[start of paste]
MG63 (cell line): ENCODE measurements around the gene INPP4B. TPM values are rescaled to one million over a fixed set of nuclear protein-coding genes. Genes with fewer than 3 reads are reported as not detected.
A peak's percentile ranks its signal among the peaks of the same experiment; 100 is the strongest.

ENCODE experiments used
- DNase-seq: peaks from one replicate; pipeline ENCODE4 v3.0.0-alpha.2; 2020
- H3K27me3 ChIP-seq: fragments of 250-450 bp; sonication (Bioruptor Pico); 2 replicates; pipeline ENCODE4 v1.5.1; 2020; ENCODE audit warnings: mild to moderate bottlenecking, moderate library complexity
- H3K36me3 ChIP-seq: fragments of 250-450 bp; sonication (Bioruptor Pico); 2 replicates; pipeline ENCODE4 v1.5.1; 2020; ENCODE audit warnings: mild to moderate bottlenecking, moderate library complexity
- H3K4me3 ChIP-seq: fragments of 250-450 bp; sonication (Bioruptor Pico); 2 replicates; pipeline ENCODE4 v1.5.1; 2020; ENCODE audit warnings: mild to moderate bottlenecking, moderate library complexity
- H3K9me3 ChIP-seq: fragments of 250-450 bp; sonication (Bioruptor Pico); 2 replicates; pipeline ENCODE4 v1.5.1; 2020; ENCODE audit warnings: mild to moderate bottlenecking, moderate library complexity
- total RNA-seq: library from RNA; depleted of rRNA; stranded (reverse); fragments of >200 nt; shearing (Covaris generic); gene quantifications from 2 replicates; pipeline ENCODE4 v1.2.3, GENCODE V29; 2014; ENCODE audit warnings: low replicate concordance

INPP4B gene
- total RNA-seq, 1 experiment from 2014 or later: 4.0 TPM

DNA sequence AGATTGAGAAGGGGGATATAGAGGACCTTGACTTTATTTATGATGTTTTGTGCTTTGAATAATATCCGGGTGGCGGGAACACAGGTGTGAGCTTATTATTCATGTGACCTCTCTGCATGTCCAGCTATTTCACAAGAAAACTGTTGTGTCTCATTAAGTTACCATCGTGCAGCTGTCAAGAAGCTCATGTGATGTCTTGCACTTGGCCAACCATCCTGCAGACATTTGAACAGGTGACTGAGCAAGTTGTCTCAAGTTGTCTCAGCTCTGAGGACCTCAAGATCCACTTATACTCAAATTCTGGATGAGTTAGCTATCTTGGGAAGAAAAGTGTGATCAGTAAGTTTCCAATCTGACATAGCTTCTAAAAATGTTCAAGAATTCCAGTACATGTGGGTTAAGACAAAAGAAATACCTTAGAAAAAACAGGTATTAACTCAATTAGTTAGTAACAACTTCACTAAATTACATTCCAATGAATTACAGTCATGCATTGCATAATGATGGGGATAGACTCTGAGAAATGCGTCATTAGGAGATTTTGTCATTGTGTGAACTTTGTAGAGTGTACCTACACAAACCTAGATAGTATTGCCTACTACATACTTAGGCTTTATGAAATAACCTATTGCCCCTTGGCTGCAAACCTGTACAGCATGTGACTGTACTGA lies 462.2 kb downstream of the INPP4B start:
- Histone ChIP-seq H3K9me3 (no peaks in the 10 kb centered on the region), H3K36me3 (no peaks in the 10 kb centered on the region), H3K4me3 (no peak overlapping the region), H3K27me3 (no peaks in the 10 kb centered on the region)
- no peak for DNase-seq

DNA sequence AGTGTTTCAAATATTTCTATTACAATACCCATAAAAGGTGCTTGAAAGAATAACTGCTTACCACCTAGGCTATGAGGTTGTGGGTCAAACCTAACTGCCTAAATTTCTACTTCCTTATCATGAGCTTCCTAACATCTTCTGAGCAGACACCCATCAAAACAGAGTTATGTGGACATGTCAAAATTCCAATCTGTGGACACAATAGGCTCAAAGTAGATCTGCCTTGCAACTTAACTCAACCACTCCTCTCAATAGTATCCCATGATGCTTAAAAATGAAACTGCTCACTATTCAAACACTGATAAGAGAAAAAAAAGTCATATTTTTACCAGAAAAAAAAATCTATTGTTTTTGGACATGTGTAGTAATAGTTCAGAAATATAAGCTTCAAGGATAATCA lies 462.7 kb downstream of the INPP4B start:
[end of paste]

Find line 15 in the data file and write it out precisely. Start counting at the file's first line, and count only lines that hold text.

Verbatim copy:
DNA sequence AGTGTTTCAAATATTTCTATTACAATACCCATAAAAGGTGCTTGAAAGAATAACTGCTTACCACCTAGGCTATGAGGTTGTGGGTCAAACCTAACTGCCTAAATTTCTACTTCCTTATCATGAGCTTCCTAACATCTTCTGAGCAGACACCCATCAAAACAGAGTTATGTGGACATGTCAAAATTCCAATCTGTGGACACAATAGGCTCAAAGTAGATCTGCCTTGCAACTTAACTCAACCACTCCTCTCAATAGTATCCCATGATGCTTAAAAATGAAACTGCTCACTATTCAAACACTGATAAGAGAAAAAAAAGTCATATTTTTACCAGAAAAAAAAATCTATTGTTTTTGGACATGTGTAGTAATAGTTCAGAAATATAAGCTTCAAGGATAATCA lies 462.7 kb downstream of the INPP4B start: